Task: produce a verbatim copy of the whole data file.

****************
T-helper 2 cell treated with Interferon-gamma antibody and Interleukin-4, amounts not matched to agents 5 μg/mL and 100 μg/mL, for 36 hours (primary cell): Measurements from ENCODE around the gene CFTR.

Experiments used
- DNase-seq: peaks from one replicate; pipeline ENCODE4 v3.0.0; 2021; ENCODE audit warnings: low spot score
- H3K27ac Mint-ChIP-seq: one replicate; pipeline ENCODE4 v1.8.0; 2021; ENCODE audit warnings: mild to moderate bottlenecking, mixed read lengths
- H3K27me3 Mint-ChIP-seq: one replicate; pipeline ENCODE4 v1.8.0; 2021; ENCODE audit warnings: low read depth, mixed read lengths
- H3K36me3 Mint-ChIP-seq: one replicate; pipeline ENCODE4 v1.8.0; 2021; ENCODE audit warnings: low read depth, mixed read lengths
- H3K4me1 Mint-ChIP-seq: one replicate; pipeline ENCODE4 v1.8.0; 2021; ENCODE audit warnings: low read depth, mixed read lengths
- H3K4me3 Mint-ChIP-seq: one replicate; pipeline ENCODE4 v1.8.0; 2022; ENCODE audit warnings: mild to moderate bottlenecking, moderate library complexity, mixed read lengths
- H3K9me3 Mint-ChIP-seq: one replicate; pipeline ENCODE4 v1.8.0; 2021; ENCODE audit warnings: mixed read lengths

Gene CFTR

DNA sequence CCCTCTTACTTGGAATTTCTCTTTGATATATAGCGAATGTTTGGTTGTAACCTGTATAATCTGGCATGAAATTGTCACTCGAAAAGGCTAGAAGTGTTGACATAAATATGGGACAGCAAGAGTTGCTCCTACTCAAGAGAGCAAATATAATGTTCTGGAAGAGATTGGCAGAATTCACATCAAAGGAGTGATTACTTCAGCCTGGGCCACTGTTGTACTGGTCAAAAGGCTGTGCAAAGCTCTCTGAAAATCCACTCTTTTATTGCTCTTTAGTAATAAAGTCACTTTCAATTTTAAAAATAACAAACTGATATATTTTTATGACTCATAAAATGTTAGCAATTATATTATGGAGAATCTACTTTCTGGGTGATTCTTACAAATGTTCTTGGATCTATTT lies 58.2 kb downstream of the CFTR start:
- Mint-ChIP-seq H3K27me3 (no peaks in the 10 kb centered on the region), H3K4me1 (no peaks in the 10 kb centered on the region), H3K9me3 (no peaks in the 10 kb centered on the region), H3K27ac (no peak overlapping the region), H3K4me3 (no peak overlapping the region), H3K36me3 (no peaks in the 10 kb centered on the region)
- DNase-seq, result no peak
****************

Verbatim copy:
T-helper 2 cell treated with Interferon-gamma antibody and Interleukin-4, amounts not matched to agents 5 μg/mL and 100 μg/mL, for 36 hours (primary cell): Measurements from ENCODE around the gene CFTR.

Experiments used
- DNase-seq: peaks from one replicate; pipeline ENCODE4 v3.0.0; 2021; ENCODE audit warnings: low spot score
- H3K27ac Mint-ChIP-seq: one replicate; pipeline ENCODE4 v1.8.0; 2021; ENCODE audit warnings: mild to moderate bottlenecking, mixed read lengths
- H3K27me3 Mint-ChIP-seq: one replicate; pipeline ENCODE4 v1.8.0; 2021; ENCODE audit warnings: low read depth, mixed read lengths
- H3K36me3 Mint-ChIP-seq: one replicate; pipeline ENCODE4 v1.8.0; 2021; ENCODE audit warnings: low read depth, mixed read lengths
- H3K4me1 Mint-ChIP-seq: one replicate; pipeline ENCODE4 v1.8.0; 2021; ENCODE audit warnings: low read depth, mixed read lengths
- H3K4me3 Mint-ChIP-seq: one replicate; pipeline ENCODE4 v1.8.0; 2022; ENCODE audit warnings: mild to moderate bottlenecking, moderate library complexity, mixed read lengths
- H3K9me3 Mint-ChIP-seq: one replicate; pipeline ENCODE4 v1.8.0; 2021; ENCODE audit warnings: mixed read lengths

Gene CFTR

DNA sequence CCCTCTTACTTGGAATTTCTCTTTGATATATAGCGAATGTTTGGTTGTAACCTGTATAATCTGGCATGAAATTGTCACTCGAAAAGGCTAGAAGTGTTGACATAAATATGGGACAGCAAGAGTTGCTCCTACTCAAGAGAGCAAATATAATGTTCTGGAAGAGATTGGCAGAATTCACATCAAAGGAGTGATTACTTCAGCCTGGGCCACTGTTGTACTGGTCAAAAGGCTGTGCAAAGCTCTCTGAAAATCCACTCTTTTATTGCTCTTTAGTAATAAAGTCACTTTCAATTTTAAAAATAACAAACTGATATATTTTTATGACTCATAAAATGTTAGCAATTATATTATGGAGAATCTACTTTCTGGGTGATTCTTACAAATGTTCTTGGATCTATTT lies 58.2 kb downstream of the CFTR start:
- Mint-ChIP-seq H3K27me3 (no peaks in the 10 kb centered on the region), H3K4me1 (no peaks in the 10 kb centered on the region), H3K9me3 (no peaks in the 10 kb centered on the region), H3K27ac (no peak overlapping the region), H3K4me3 (no peak overlapping the region), H3K36me3 (no peaks in the 10 kb centered on the region)
- DNase-seq, result no peak